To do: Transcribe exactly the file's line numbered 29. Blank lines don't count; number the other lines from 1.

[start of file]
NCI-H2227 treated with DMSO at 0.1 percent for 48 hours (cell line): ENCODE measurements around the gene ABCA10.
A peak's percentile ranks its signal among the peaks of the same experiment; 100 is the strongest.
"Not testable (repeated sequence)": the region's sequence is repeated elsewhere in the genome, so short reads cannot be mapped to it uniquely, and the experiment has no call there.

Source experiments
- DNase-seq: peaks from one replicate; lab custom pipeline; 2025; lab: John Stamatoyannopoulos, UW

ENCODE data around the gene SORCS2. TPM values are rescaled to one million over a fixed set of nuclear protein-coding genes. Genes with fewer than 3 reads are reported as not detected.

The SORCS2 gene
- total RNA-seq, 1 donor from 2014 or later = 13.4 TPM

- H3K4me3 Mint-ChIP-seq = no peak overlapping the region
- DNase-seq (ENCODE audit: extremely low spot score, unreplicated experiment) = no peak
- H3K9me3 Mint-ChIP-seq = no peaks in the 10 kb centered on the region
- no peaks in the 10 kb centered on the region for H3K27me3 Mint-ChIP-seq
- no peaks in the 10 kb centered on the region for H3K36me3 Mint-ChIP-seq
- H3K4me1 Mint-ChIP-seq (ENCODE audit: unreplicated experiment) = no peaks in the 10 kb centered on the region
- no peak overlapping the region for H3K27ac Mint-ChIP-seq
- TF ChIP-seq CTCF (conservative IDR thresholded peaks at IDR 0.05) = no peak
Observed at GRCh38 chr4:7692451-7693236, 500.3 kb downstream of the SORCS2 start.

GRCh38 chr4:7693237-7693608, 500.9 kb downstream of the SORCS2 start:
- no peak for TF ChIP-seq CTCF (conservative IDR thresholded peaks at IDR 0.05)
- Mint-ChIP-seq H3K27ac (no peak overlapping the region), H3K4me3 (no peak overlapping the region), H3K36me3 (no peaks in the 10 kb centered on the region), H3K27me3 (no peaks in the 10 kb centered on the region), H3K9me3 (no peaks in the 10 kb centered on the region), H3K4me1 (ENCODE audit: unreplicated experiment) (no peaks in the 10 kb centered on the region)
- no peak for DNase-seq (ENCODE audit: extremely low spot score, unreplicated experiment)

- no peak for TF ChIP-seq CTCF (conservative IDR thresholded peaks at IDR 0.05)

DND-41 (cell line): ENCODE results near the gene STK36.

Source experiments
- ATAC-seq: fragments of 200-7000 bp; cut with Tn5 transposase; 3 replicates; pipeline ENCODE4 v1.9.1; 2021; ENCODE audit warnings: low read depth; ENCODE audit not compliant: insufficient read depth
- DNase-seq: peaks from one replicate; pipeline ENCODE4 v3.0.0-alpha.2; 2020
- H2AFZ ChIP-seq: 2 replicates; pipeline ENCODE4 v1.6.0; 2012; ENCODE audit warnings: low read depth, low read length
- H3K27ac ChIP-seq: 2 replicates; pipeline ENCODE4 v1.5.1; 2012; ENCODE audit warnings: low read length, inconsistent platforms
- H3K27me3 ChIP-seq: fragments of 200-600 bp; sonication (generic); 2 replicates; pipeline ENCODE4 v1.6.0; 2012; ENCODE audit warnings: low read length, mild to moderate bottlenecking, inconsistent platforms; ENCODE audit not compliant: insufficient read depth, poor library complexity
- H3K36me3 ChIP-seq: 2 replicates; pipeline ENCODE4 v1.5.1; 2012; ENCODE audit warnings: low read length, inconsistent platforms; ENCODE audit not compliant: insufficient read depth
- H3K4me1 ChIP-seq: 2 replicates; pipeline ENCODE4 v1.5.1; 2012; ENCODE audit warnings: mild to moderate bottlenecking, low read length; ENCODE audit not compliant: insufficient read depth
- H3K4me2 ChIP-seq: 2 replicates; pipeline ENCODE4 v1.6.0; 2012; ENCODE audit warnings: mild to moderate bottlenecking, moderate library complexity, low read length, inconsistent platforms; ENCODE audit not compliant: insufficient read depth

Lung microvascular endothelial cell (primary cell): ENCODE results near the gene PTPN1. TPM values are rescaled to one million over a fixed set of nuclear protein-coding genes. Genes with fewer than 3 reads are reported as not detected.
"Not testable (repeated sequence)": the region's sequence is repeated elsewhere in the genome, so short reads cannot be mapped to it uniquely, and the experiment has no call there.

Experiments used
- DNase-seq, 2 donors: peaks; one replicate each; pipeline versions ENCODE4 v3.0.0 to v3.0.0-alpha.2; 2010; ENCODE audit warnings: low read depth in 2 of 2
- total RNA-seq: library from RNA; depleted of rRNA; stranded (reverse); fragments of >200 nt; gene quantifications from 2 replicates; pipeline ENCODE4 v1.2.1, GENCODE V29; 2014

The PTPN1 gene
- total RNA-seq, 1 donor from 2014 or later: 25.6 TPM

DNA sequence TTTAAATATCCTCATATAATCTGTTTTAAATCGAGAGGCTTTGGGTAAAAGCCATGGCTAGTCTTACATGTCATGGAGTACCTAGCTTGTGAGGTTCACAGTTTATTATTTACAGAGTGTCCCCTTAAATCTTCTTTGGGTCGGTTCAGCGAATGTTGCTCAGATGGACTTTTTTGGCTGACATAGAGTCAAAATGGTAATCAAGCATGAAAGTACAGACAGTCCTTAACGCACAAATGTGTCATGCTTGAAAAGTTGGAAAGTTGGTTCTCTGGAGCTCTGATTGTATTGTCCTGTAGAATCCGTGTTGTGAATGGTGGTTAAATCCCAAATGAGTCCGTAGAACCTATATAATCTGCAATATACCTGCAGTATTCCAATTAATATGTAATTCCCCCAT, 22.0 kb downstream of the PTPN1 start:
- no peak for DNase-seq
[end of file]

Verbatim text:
- H3K27me3 ChIP-seq: fragments of 200-600 bp; sonication (generic); 2 replicates; pipeline ENCODE4 v1.6.0; 2012; ENCODE audit warnings: low read length, mild to moderate bottlenecking, inconsistent platforms; ENCODE audit not compliant: insufficient read depth, poor library complexity